Friday, May 21, 2010
The Sad Exile of Pentecost
Sunday is Pentecost but you would hardly know it where I live. First of all most of the churches are non-liturgical so they do not follow a calendar which might tell them what to name the day. Second, so many things have displaced the feasts, festivals, and commemorations of the liturgical calendar, that some find it hard to remember the Biblical day in the face of graduations honored and other things from the secular calendar. Finally, as we approach Memorial Day we are ready to proclaim it finally summer and with summer, a vacation from things churchly. So if it where not enough to fight the things happening on the calendars at the end of the school year and the wedding season, we also have the onset of the very time of year when vacation, vacation home, and time off becomes a higher priority than the things of the Lord's House. This is a sad day because Pentecost is so strongly tied to Easter (just as Ascension) and it is like leaving in the midst of the meal to duck out before the promise of the Father in Jesus' name is fulfilled among God's people -- the climactic end of the festival side of the Church Year.
When we gather on Sunday, we will hear part of the Acts 2 lesson in languages from Arabic to Danish to German and several more. After the languages each have their turn at verses 14-20, then all voices will speak together in English: "And it shall come to pass that everyone who calls upon the name of the Lord shall be saved.' This small little change in the way we read the lessons gives the hearer the image of how God has spoken the one Word that breaks through every division and barrier.
In addition we will receive new members and have an adult confirmation in the Pentecost liturgy so that we see with our eyes the effect of the Holy Spirit to lead us into all Truth and embolden God's people for witness, proclaiming Jesus Christ and the forgiveness of sins in His name to all the ends of the earth.
Two ten foot banners on either side wall of the chancel, the powerful red of the color of the day, and even a red cope, all help to give Pentecost the attention it deserves... This is how the day informs the practice, how the lectionary provides a clue to what we might do in the liturgy to reflect what the pericopes say. I would urge Lutheran parishes to focus on Pentecost and to restore this special day to its rightful place in the calendar and in the life of God's people.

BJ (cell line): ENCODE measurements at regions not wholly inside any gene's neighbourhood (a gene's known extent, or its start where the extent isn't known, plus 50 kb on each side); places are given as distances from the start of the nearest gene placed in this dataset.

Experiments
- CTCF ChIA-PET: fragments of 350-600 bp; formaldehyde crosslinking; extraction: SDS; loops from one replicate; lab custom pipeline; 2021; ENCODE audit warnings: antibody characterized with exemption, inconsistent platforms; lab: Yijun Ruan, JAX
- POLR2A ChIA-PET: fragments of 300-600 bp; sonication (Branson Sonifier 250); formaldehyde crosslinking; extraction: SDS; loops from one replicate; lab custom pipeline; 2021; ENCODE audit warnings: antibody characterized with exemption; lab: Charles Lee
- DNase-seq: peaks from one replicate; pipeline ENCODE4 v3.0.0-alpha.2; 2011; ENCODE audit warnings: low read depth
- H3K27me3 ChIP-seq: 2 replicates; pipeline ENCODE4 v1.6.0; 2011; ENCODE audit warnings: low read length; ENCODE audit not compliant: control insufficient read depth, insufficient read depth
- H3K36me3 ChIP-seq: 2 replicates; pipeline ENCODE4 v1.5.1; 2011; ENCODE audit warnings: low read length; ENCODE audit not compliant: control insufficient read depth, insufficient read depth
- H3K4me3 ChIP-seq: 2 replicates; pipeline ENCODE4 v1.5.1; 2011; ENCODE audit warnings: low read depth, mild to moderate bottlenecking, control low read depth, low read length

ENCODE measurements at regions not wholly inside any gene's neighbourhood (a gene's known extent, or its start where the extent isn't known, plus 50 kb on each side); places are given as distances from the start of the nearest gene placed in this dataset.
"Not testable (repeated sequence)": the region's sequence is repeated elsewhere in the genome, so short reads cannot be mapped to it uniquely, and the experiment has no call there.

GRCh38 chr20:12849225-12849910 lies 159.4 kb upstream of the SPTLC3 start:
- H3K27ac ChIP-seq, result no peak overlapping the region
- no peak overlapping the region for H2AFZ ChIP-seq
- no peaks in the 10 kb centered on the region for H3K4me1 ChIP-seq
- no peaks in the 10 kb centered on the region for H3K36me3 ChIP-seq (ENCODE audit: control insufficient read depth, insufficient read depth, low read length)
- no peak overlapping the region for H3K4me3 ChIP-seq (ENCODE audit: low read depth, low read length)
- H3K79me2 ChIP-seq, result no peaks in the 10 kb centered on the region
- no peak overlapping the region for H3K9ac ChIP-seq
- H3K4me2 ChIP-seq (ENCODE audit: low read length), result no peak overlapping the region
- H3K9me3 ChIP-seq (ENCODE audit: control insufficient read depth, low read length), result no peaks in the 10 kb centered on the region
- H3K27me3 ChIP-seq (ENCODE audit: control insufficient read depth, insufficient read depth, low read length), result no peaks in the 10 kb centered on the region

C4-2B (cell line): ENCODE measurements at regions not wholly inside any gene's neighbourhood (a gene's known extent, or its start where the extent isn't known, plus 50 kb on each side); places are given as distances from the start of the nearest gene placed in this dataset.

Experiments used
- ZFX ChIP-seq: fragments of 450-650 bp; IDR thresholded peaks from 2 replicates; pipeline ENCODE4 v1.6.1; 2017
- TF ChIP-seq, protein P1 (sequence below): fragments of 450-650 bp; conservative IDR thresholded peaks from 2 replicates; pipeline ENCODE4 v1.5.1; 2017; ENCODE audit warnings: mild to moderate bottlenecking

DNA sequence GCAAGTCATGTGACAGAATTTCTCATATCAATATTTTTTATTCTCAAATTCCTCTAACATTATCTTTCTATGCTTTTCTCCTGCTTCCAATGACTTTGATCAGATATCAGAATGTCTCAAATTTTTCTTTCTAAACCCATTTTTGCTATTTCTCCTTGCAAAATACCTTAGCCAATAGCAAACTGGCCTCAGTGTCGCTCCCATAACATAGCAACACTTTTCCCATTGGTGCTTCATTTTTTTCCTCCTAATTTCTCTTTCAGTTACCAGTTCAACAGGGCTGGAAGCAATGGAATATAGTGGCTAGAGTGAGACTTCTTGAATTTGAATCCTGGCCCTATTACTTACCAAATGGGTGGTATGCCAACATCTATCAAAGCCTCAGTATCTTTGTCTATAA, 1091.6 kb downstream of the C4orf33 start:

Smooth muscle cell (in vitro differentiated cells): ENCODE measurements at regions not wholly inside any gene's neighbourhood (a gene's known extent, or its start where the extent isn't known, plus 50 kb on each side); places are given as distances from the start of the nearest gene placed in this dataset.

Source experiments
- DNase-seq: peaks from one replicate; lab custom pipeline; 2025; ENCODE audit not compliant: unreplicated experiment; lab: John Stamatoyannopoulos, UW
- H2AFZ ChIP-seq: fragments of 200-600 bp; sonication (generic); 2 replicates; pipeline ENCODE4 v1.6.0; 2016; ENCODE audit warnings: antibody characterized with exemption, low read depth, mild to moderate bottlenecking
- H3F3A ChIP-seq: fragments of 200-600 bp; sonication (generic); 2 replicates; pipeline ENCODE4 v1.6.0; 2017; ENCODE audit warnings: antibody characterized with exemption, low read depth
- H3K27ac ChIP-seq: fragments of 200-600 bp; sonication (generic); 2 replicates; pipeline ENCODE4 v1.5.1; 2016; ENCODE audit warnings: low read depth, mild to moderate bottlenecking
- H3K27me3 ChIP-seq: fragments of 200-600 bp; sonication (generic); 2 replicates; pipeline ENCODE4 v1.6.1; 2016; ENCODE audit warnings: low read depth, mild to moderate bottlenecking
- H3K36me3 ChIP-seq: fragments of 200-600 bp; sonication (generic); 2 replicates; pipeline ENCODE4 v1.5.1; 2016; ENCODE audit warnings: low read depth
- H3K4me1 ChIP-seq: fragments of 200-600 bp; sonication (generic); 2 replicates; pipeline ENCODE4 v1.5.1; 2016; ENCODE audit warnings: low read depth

The hymns vary from the wonderful "Holy Spirit, the Dove Sent from Heaven" which has a sound rather new to most Lutherans to the "Come Down, O Love Divine" with its prayerful bidding of the Spirit to visit and complete His work in the life of the Christian...
A blessed Pentecost!
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I find it equally sad that the there will be much preaching focused on finding a purpose, building a better marriage/kids/workplace, and the like instead of the call from Peter's sermon on the first Pentecost: repentance and faith in Christ.
I had the misfortune of attending one of those churches for a while. We were having some family issues and one of us felt another church could help us better. Where, in fact, we just didn't like to hear the truth coming from our own church.
Reluctantly (deep sigh/roll of the eyes) I gave in and agreed to attend this certain Lutheran church. Every week we had a nice little video with members acting out daily life issues and problems in the home. I was open minded, and thought ok. Now, let's hear how God would like us to handle this. Instead we had "sermons", as they refered to them as, on how to be better person. Look in the mirror, and so on were our "sermons". Great lessons, but never a mention of God anywhere. All of this was to be done on our own. We were never directed to God in any way. If it wasn't for the an occasional hymn every week that might mention God, (yes...this WAS a traditional service) I'd have sworn I was in the center court at the mall listening to a 'life enhancing presentation.'
What ever happened to Christ being the rock we build our lives on anyway? That certainly wasn't even preached.
One Pentecost sermon could certainly start any marriage/kids/workplace problems off in a better direction. Having the Holy Spirit inspire our hearts, soul and minds. That's the first place to start.
Six weeks, and never a mention of God. Some rather nice, happy, and undeniable Christian acts. But without Christ.
Attention mall worshiper's:.... "Is there a Holy Spirit in the house?"
Veni, Creator Spiritus:
Come, Holy Ghost, our souls inspire,
And lighten with celestial fire.
Thou the anointing Spirit art,
Who dost thy sevenfold gifts impart.
Thy blessed unction from above,
Is comfort, life, and fire of love,
Enable with perpetual light
The dulness of our blinded sight.
Anoint and cheer our soiled face
With the abundance of thy grace.
Keep far our foes, give peace at home;
Where thou art guide, no ill can come.
Teach us to know the Father, Son,
and thee, of both to be but One;
That, through the ages all along,
This may be our eternal song;
Praise to thy eternal merit,
Father, Son, and Holy Spirit.
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